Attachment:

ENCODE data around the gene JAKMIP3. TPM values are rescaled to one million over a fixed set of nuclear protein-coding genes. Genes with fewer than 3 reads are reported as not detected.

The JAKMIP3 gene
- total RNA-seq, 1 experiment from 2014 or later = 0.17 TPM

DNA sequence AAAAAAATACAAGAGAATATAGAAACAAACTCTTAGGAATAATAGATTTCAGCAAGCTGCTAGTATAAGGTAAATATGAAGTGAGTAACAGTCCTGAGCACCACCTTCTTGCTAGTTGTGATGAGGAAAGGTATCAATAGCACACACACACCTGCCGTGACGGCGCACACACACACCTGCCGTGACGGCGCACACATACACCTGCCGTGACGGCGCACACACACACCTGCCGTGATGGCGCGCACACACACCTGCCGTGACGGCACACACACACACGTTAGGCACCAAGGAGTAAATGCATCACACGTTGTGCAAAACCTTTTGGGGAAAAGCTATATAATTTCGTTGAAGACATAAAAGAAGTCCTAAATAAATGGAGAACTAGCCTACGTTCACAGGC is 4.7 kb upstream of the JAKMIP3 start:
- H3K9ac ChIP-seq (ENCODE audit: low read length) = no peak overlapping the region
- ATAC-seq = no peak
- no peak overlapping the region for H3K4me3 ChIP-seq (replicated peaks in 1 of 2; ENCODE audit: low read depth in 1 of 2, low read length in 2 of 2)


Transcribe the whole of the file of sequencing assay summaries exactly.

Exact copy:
ENCODE data around the gene JAKMIP3. TPM values are rescaled to one million over a fixed set of nuclear protein-coding genes. Genes with fewer than 3 reads are reported as not detected.

The JAKMIP3 gene
- total RNA-seq, 1 experiment from 2014 or later = 0.17 TPM

DNA sequence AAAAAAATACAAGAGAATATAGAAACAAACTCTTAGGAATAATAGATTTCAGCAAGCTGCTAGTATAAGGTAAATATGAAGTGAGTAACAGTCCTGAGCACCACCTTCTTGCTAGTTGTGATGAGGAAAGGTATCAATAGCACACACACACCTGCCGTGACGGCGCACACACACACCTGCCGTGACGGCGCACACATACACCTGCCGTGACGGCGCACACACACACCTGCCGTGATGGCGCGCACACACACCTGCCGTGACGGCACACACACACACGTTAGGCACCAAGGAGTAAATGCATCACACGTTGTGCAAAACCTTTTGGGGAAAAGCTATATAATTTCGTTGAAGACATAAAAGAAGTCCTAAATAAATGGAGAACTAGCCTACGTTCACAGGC is 4.7 kb upstream of the JAKMIP3 start:
- H3K9ac ChIP-seq (ENCODE audit: low read length) = no peak overlapping the region
- ATAC-seq = no peak
- no peak overlapping the region for H3K4me3 ChIP-seq (replicated peaks in 1 of 2; ENCODE audit: low read depth in 1 of 2, low read length in 2 of 2)